Augie Ojeda May Well End Up the 25th Man, And Other Tidbits

Bruce Levine hosted another weekly chat, and offered up his thoughts on the Chicago Cubs’ roster and future plans, with a special emphasis on how things might shake out in Spring Training. The highlights:

  • Augie Ojeda will get a very real shot to be the primary backup at shortstop, which would send Darwin Barney back to AAA. (ed. that assumes Barney doesn’t impress so much at 2B that the Cubs consider carrying him as the primary starter there. It’s not likely, but it’s possible.)
  • The Cubs may like Prince Fielder in 2012 more than Albert Pujols.
  • Michael Young would be an upgrade at 2B (ed. are you sure?), but the Cubs don’t have the money to take him on. The Cubs would have to move Fukudome just to make it work for 2011, and that’s without considering 2012 an 2013.
  • As for moving Fukudome, the Cubs weren’t able to find a taker – even offering to eat half of his $13.5 million salary – because other teams do not see Fukudome as a starter.
  • Another trade that never was: the Cubs probably talked to the Yankees about Carlos Zambrano, but the Yankees are light in ML-ready pitching, so the Cubs couldn’t find a match (ed. well, like, if the Yankees had ML-ready pitching, they wouldn’t need Zambrano in the first place, so…).
  • Braden Looper will either win a rotation spot or be released. Levine doesn’t see him in the bullpen.
  • Speaking of the rotation, Randy Wells is still discussed as though he’s just another competitor for a back-end rotation spot (ed. which is, sigh, so ridiculous).
  • Totally random, but ever wonder how much the Cubs are paying Mike Quade? It’s a shade under $1 million per year for 2011 and 2012. Remember that when the Cubs talk about their payroll – Lou Piniella was making $4 million.

Brett Taylor is the editor and lead writer at Bleacher Nation, and can also be found as Bleacher Nation on Twitter and on Facebook.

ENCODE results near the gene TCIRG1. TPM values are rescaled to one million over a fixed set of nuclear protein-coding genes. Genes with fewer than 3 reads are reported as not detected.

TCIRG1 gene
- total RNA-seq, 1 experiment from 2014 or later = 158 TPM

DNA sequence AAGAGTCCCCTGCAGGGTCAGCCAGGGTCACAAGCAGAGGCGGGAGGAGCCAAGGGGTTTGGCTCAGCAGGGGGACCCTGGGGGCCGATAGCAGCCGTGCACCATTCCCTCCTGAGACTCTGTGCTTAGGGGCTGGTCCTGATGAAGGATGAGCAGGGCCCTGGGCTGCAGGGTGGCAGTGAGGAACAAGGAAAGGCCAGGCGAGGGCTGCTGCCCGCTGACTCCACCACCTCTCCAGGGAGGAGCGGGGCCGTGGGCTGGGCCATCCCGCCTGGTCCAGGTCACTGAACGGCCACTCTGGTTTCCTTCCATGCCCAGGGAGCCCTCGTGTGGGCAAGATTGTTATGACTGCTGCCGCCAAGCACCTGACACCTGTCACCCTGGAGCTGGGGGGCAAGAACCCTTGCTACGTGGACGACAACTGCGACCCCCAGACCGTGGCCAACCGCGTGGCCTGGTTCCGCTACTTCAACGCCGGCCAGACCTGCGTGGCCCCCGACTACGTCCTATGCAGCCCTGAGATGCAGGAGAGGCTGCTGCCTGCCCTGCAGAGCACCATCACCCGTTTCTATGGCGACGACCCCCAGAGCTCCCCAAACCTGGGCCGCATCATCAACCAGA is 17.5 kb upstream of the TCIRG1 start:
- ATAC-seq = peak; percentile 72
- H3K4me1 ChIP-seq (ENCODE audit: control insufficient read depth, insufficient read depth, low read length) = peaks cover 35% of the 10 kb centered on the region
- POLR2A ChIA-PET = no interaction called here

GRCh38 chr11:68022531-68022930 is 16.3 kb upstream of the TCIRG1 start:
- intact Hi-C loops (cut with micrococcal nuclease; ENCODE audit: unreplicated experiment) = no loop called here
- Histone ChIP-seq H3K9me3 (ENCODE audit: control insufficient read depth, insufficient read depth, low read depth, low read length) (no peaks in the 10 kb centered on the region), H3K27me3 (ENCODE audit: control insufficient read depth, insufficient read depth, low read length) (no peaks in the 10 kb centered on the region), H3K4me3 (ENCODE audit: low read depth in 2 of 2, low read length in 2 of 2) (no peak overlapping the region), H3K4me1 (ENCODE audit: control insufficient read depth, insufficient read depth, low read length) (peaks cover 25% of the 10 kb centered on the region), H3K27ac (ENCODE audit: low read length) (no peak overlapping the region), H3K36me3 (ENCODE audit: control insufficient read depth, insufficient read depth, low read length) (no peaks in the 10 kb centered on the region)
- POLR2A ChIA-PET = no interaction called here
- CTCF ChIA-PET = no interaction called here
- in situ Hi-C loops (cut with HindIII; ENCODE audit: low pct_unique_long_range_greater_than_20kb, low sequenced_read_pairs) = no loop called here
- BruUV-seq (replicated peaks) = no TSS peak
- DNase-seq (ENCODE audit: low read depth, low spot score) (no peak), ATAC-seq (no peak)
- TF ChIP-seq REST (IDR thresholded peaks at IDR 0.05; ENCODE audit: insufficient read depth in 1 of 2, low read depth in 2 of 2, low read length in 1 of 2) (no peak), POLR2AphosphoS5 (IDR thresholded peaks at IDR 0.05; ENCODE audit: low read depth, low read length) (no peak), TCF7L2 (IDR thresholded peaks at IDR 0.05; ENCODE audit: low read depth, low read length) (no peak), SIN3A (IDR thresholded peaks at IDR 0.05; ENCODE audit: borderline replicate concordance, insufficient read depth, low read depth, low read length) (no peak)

28 responses to “Augie Ojeda May Well End Up the 25th Man, And Other Tidbits”

  1. N

    New pitching coach has to be making a lot more than the old pitching coach too.

    1. N

      Making a lot *less*, I should say.

  2. philoe beddoe

    if you compare all 4 of the Cub outfielders Fukudome is not our biggest problem, his OPS was virtually the same as Colvin, and Sori and higher than Byrds…its just that he makes 14.5 mil..not his fault…he actually could be a good candidate to lead-off. and he is probably best defensive OF….Quade needs to mix, match and platoon…he should platoon Soriano because he can not hit right handed breaking pitch…a Sori/Colvin platoon or a Sori/Fuku platoon could be highly productive…team needs a right handed hitter off bench…

  3. Raymond Robert Koenig

    Good post. Quade and Hendry don’t have the balls to platoon Soriano, though. They’d be afraid of the backlash. Trading or releasing Soriano would solve a lot of problems.

    1. BT

      How would releasing a guy with an OPS+ of 110 and an almost .500 slugging percentage “solve a lot of problems”?

      1. Raymond Robert Koenig

        Simple. Soriano hurts the Cubs offensively and defensively. Let’s try this hypothetical situation. His contract is guaranteed, so the Cubs have to pay him whether he plays for them or they release him. If they release him, they can move everybody’s “favorite” (Colvin) to LF and keep their best OF in RF. It’ll never happen, though.

        1. BT

          It will never happen because it’s insane. There is a difference between overpaid and useless. You seem to be confusing the two. There is no logic whatsoever to CUTTING a left fielder who slugged .500 and hit 25 home runs last year, regardless of how bad his defense is.